Most of us hear these verses and think, money and slavery? I am not a slave to money. I remember telling my parents when I was recently converted zealous sophomore in college that I didn’t need much money. Back then, I was a single guy, making $60K which was a lot back then and still is and my rent was $300-$400 so I was making way more money than I needed to live. So I believed sincerely that money had no hold over me and that I could live just above the poverty line and give away the rest to those who needed it more.
My dad is a professor and so he is not shy with words. He listened to me and responded, Ray, you are naive. You don’t know the value of money. He is a finance professor so he actually knows quite a bit about the value of money. He went on to lecture me that everything in life is tied to money so how can I say, I don’t need it. You know what? He was right. I didn’t know fully what I was saying. I wasn’t married. I didn’t have kids. I didn’t have a mortgage so I didn’t really know what I was talking about then. If I can say the same thing now when I have a wife and 3 kids and a mortgage, then my words carry more weight. I would have to really believe it when I say, I can live with very little money because life is much more complicated now. And it’s not me, the single guy, but my view of money affects my family.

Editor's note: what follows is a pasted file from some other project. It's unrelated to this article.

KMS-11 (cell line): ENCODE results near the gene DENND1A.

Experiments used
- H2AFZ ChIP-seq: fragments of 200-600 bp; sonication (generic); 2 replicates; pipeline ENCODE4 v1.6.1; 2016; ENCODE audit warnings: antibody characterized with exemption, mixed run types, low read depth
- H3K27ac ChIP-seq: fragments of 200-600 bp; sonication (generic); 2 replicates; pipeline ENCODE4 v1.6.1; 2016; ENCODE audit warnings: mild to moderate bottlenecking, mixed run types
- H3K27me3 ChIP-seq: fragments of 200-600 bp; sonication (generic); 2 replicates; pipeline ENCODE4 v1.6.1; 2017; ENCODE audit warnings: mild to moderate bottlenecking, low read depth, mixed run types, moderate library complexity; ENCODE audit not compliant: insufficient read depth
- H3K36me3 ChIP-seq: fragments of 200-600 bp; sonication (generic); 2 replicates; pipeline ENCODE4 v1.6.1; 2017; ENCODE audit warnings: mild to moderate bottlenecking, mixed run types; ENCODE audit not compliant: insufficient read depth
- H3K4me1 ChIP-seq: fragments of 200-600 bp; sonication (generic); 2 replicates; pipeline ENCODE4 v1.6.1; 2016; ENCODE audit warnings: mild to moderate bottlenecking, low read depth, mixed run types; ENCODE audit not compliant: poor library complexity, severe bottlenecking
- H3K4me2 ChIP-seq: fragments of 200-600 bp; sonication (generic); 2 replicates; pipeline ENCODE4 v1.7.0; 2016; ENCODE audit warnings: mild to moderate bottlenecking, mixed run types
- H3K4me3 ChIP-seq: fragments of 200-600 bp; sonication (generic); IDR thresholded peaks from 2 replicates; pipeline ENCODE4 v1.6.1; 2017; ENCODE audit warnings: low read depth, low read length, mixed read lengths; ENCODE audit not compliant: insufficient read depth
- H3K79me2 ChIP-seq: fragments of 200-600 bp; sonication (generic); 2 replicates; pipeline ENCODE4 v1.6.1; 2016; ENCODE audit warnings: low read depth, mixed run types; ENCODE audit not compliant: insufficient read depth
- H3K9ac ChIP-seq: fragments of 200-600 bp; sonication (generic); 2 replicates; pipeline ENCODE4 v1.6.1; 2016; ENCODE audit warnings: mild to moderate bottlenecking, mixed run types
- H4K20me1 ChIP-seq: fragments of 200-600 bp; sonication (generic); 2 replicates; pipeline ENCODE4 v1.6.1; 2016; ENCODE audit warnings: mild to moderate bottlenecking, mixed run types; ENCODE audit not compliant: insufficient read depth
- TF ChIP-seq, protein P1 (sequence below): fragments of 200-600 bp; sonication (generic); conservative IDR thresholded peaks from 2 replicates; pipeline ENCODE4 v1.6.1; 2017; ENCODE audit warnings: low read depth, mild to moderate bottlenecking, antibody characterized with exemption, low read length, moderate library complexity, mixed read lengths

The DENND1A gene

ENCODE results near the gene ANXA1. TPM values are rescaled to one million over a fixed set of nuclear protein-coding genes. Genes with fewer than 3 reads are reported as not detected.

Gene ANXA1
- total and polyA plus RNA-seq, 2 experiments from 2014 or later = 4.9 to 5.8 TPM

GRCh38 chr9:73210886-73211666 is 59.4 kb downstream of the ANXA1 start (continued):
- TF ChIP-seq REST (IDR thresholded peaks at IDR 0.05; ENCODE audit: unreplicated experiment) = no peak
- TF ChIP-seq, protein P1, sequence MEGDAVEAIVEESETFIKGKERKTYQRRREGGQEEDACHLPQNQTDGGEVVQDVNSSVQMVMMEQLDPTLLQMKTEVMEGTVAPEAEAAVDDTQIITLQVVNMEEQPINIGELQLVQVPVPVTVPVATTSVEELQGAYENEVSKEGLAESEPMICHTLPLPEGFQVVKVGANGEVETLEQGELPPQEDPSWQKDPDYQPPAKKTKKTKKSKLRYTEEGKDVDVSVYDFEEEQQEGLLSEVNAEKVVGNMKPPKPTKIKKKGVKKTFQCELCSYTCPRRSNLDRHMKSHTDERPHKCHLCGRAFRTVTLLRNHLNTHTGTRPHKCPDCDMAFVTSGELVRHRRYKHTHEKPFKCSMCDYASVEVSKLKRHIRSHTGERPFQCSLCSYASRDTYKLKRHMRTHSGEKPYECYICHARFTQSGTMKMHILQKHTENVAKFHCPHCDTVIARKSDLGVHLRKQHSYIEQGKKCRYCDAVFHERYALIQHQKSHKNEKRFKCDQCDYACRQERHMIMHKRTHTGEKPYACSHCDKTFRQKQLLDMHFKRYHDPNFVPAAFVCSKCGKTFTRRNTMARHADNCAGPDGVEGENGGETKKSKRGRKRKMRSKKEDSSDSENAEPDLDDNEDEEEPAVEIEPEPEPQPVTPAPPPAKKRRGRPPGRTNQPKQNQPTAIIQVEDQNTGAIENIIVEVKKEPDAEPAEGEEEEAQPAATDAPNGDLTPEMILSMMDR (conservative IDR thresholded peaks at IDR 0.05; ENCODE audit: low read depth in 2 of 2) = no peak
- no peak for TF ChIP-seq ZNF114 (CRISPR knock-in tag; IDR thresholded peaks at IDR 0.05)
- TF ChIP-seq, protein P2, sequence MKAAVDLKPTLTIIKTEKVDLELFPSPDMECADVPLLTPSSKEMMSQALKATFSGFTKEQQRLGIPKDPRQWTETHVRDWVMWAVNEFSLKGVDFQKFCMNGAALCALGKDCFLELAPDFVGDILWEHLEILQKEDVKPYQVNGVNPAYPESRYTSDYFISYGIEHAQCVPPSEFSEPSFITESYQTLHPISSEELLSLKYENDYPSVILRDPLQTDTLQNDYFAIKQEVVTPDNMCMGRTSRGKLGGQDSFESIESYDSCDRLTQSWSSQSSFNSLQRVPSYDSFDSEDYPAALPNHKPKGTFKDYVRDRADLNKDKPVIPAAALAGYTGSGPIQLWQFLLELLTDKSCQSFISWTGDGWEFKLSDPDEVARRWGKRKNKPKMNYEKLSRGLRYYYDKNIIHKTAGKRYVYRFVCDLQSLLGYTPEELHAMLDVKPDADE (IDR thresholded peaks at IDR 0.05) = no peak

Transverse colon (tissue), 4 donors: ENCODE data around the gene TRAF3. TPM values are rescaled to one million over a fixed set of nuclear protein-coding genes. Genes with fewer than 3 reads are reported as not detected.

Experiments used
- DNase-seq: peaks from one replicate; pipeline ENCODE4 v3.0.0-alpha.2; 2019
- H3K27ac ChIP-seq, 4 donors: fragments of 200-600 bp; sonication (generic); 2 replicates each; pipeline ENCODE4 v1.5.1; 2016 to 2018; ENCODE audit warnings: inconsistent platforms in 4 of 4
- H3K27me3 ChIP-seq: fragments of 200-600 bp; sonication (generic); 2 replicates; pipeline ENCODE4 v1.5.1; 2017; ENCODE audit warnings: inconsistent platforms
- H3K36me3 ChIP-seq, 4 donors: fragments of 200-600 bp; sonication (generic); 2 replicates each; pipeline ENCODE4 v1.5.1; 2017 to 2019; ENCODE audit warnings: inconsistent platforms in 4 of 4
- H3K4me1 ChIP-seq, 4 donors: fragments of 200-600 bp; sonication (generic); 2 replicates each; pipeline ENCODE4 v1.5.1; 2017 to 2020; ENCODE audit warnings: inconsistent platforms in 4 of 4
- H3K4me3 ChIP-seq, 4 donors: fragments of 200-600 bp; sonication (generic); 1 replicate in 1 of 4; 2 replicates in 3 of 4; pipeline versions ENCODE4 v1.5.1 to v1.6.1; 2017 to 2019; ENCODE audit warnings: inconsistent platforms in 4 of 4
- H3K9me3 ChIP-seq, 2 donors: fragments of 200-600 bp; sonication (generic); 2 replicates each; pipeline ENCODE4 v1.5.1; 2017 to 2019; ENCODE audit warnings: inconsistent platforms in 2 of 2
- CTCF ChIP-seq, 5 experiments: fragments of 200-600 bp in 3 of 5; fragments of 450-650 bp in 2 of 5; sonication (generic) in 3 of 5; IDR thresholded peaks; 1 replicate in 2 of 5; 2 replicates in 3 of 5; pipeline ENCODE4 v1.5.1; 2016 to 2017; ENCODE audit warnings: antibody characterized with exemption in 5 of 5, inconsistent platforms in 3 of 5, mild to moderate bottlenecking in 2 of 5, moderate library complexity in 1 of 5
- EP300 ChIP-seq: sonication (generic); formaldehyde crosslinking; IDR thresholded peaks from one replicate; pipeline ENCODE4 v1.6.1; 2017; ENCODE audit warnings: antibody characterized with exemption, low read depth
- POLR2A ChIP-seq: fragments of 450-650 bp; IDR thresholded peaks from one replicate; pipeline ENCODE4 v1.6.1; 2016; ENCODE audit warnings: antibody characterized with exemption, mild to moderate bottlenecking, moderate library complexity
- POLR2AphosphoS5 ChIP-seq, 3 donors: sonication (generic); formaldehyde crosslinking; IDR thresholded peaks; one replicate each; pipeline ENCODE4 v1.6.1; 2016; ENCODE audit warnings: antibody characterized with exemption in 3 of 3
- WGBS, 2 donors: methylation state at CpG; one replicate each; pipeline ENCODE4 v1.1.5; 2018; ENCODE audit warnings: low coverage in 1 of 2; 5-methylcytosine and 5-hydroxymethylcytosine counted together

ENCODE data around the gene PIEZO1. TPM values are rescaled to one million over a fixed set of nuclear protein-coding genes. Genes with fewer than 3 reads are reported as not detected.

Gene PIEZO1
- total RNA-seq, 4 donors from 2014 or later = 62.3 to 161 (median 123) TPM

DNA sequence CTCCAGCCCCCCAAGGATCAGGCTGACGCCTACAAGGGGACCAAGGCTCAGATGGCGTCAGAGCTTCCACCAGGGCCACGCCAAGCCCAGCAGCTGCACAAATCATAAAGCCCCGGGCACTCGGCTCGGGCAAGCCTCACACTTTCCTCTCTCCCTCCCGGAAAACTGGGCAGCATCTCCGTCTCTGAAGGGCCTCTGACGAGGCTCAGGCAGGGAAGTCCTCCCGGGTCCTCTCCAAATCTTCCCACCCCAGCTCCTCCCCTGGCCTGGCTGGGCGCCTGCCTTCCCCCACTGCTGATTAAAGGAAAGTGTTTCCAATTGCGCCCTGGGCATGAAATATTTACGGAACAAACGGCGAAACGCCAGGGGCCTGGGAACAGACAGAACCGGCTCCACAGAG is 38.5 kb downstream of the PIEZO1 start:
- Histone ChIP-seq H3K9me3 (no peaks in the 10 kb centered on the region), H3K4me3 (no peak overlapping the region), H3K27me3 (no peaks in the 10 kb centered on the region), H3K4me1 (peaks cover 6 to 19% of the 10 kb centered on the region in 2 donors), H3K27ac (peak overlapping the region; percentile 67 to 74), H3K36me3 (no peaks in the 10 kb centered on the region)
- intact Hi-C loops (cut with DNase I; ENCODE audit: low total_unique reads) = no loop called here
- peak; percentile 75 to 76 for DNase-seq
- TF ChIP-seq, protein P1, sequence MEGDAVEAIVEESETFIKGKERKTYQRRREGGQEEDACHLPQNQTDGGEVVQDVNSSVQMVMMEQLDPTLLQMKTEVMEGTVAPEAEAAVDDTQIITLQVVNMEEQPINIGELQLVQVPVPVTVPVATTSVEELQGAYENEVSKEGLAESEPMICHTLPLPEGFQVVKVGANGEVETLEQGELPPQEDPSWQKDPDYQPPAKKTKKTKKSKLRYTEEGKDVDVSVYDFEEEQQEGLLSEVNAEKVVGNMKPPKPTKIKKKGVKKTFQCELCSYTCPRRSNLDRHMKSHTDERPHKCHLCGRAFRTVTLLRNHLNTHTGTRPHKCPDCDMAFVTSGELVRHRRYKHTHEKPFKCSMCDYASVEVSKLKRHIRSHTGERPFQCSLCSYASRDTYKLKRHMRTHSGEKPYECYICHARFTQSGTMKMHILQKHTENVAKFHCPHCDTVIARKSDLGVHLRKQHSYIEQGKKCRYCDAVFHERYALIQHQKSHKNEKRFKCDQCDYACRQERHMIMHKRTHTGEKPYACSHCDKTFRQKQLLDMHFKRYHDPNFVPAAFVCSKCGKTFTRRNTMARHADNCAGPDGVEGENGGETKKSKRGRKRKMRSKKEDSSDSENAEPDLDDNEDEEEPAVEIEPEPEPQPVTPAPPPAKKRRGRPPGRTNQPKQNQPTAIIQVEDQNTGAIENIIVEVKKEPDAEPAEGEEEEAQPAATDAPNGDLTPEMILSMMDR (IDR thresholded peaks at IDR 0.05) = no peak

If it is true that there are 2 primary masters in life–God or Money–and it is because Jesus himself says so, AND we live in an affluent nation like America, we got to know that many of us are simply blind to the hold that money has over us. If you are like me when I was college student and said, money has no hold over me, then you’re probably blind or naive or both. If you never really studied this topic of finances biblically and never really struggled over concrete decisions related to finances, I hate to say, but you are probably blind.